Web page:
Basketball

Brooklyn Nets shelve Kyrie Irving until he’s vaccinated

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In the early hours of Wednesday morning (AEDT), the Brooklyn Nets made their statement: Kyrie Irving, one of the world’s best basketball players, will not be part of their quest for an NBA championship until he’s vaccinated against COVID-19.

The saga, which dragged on through the off-season and preseason, came to a head through a statement released by the Nets and general manager Sean Marks.

The Nets said Kyrie Irving (pictured) had “made a personal choice, and we respect his individual right to choose”.Credit:AP

New York’s vaccine mandates state that Irving is unable to enter either Barclays Centre or Madison Square Garden, the home arena of the Nets’ crosstown rivals the New York Knicks, if the Melbourne-born point guard remains unvaccinated.

So, the Nets made a stand – and in doing so, made it clear that Irving’s decision led to it.

“Given the evolving nature of the situation, and after thorough deliberation, we have decided Kyrie Irving will not play or practice with the team until he is eligible to be a full participant,” Marks, the New Zealand-born, 2005 NBA championship-winner, said in the statement.

“Kyrie has made a personal choice, and we respect his individual right to choose”.

In a hastily convened press conference soon after the Nets’ decision was announced, Marks said: “We’re not looking for partners that are going to be part-time”.

It was initially thought that Irving could continue to travel, train, and play with the Nets in cities that have no such vaccine mandate.

Marks said he wouldn’t “address the hypotheticals of what may happen in the future” when it comes to the possibilities of trading Irving – the vice-president of the NBA Players Association – but added he hoped to see him back with the team “under a different set of circumstances”.

“All our players were made aware this was the trajectory we’re going down,” Marks said of the decision, made in conjunction with Joe Tsai, the billionaire owner of the franchise.

“Our hope is that we can somewhat put this to rest and move on with the season.

“I don’t think we wanted to be focused entirely on an individual who’s not with the team right now.”

James Harden, Kevin Durant, and Kyrie Irving have NBA championship aspirations with the Nets.Credit:Getty Images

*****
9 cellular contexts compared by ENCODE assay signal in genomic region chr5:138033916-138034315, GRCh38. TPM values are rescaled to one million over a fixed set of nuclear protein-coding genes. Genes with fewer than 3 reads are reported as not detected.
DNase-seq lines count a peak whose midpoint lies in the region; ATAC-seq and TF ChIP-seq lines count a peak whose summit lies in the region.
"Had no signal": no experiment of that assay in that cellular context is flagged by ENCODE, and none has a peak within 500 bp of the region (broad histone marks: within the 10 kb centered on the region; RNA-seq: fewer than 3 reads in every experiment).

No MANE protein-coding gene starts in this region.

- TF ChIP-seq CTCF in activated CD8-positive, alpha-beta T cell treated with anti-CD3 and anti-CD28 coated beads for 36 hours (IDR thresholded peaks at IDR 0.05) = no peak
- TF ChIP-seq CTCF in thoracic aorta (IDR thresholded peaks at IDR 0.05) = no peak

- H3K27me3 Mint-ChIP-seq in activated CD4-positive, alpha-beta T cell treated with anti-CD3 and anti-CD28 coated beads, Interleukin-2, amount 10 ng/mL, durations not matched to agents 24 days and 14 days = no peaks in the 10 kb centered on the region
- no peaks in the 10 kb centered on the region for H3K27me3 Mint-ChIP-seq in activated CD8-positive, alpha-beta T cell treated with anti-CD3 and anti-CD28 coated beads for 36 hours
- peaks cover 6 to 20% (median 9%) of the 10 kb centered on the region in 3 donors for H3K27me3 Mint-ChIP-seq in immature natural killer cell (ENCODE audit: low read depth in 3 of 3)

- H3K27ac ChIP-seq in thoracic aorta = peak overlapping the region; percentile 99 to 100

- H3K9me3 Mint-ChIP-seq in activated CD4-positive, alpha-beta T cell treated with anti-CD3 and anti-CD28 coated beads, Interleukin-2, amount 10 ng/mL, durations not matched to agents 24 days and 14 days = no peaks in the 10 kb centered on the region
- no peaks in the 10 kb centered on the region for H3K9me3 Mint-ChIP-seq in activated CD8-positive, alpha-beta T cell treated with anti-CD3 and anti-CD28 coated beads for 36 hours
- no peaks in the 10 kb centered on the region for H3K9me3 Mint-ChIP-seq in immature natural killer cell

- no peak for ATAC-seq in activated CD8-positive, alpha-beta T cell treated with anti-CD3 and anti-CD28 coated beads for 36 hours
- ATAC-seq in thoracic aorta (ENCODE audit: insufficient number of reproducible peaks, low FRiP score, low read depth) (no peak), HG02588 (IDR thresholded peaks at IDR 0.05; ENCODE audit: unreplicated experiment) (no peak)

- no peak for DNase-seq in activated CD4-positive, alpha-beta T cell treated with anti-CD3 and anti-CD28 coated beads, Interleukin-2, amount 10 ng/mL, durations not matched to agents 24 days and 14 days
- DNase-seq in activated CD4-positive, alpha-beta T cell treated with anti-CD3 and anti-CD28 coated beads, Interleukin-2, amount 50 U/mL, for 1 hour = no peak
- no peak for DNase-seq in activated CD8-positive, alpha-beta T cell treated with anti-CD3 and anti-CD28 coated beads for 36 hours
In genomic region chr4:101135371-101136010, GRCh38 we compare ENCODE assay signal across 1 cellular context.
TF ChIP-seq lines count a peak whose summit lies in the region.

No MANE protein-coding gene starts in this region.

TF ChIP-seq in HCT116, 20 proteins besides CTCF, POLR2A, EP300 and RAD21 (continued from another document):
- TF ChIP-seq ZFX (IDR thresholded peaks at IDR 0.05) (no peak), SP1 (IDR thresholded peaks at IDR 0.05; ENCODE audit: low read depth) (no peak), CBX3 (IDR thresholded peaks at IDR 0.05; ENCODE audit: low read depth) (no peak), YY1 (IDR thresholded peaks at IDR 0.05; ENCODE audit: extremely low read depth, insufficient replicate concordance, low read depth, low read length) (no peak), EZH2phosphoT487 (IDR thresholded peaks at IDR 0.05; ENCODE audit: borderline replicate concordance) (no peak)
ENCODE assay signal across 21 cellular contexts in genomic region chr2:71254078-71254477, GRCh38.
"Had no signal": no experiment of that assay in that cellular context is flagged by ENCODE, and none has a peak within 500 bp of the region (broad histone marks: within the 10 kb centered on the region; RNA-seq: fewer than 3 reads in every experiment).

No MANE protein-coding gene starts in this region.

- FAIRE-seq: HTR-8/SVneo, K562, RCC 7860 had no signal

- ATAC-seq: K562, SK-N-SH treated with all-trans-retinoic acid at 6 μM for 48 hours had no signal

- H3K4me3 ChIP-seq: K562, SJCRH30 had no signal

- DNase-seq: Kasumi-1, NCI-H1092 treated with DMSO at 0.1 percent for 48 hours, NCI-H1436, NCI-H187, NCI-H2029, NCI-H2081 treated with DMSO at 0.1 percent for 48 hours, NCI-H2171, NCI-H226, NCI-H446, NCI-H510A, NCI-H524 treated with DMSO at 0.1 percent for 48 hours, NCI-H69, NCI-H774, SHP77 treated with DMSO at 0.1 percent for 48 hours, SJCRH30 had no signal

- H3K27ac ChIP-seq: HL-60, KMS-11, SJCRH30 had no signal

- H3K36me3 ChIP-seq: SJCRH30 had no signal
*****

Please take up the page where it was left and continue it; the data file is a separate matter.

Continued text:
The Nets enter the new season as the $3.50 favourite (with Sportsbet) to win their first NBA title, and their first title overall since their ABA championships of 1974 and 1976.

They lost to the eventual champion Milwaukee Bucks in a deciding game seven of the eastern conference semi-finals last season after a campaign riddled by injuries to key players – including the mercurial Irving.

The seven-time All-Star point guard won a championship with LeBron James and the Cleveland Cavaliers in 2016 after nailing one of the biggest shots in playoff history.

By not being available for the Nets until he’s vaccinated, he will lose his home game salary.

The team can’t dock his salary for games missed away from New York because it’s their decision for him not to play.

According to Bobby Marks, a renowned NBA salary cap expert who formerly worked in the Nets’ front office, Irving stands to lose $US381,181 ($517,944) for every home game he misses – not including the playoffs.

Irving, 29, is eligible for a four-year, $US254 million contract extension for the Nets.

Marks didn’t articulate what Irving’s star teammates – such as Kevin Durant and James Harden – thought of the Nets’ decision, but added: “All parties that needed to be consulted on this were.

“Again, this is a choice Kyrie had and he was well aware of that. This is where we stand.

“Will there be pushback from Kyrie and his camp? I’m sure this won’t be something they like.

“The goal is still to be the last team standing. At the end of the day, the organisation’s focus needs to be the players who’re involved here and participating fully.”

Marks said all the Nets could do was abide by the vaccine mandates and trust the science involved.

“This pandemic has affected a lot of people far worse than it’s affected the Brooklyn Nets,” he added.

“This is serious.

“We play a game of basketball.”

Boomers Olympic hero Patty Mills signed with the Nets in the off-season.

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